“I remember it like it was yesterday” is a phrase often heard in relation to an emotional and vivid memory of some episode. Brown and Kulik (1977) defined these memories in the context of momentous public events as “flashbulb memories.” Many remember where they were or who they were with when they heard of the terrorist attacks on September 11th, 2001. However, an emerging body of literature suggests that the defining characteristic of these flashbulb memories is the confidence in their accurate recall, rather than their true accuracy. This paper examines the issues of confidence and memory as they relate to 9/11 and whether stress at the time of encoding merely improves the confidence of recall.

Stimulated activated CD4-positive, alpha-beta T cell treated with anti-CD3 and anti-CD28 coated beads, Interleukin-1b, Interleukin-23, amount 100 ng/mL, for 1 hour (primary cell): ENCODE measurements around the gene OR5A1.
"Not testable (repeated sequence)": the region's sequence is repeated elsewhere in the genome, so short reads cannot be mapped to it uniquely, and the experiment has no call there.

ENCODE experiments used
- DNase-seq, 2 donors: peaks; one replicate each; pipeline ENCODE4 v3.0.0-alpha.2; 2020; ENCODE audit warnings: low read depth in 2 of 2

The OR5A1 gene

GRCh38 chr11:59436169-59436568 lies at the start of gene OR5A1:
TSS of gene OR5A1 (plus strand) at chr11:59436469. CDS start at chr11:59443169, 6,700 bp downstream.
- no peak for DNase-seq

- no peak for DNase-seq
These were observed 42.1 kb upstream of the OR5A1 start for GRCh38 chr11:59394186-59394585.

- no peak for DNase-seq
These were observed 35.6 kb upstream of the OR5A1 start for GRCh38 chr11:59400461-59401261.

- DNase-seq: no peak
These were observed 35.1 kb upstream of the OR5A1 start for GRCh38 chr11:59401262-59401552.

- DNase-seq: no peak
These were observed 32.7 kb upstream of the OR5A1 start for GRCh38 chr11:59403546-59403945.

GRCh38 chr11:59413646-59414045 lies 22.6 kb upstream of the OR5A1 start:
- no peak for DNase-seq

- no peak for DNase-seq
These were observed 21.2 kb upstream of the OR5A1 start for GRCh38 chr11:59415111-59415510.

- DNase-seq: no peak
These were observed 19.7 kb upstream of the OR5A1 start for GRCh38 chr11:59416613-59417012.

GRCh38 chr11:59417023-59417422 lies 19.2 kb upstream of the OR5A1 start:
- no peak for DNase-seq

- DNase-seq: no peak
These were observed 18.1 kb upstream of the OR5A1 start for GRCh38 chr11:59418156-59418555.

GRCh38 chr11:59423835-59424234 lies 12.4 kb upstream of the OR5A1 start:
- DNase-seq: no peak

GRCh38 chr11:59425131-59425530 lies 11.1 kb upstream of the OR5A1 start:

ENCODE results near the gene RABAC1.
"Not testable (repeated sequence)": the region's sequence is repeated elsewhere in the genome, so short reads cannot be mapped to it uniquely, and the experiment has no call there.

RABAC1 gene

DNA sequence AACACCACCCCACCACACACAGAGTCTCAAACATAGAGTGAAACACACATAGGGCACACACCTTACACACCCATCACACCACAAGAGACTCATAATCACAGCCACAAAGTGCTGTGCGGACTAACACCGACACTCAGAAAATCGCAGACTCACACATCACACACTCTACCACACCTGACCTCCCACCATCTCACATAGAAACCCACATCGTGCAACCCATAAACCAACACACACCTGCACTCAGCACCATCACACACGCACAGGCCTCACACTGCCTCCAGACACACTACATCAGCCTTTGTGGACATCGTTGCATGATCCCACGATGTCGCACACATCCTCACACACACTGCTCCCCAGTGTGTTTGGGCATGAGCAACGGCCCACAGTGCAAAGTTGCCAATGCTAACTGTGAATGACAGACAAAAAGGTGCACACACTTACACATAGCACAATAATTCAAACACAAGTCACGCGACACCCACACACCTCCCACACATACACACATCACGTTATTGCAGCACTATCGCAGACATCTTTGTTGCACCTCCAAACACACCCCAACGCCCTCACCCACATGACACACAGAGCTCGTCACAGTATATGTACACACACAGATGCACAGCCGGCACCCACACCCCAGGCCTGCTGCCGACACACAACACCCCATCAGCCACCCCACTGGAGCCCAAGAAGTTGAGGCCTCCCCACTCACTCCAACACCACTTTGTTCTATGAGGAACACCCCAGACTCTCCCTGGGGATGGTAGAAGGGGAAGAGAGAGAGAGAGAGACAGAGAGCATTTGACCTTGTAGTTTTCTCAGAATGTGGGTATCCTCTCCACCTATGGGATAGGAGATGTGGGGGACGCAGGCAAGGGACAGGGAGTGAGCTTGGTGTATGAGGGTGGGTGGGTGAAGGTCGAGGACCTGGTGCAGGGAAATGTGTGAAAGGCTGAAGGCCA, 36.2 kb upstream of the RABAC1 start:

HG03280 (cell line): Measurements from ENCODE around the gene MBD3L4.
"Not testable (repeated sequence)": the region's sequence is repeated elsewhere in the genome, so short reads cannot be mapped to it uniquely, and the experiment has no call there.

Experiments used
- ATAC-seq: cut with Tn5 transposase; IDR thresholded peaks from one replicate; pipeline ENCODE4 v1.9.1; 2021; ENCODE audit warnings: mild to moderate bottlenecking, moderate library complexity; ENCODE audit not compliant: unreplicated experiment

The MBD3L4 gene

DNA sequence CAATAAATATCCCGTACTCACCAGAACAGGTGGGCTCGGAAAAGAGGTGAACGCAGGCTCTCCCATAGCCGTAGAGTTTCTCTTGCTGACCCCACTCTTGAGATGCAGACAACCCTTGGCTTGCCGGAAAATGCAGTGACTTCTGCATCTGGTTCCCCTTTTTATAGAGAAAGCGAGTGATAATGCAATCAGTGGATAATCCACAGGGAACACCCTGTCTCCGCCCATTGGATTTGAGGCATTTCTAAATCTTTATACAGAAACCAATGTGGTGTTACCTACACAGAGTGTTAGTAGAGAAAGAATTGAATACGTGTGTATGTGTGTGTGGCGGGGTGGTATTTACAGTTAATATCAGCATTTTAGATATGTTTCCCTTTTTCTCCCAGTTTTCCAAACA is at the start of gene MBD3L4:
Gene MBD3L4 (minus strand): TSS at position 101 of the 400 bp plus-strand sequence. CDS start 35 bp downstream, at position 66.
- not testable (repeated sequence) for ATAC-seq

Salna, M. (2014). How Much do We Really Remember About 9/11? A Critical Analysis of the Neuroscience Behind Flashbulb Memories. Western Undergraduate Psychology Journal, 1 (1). Retrieved from http://ir.lib.uwo.ca/wupj/vol1/iss1/6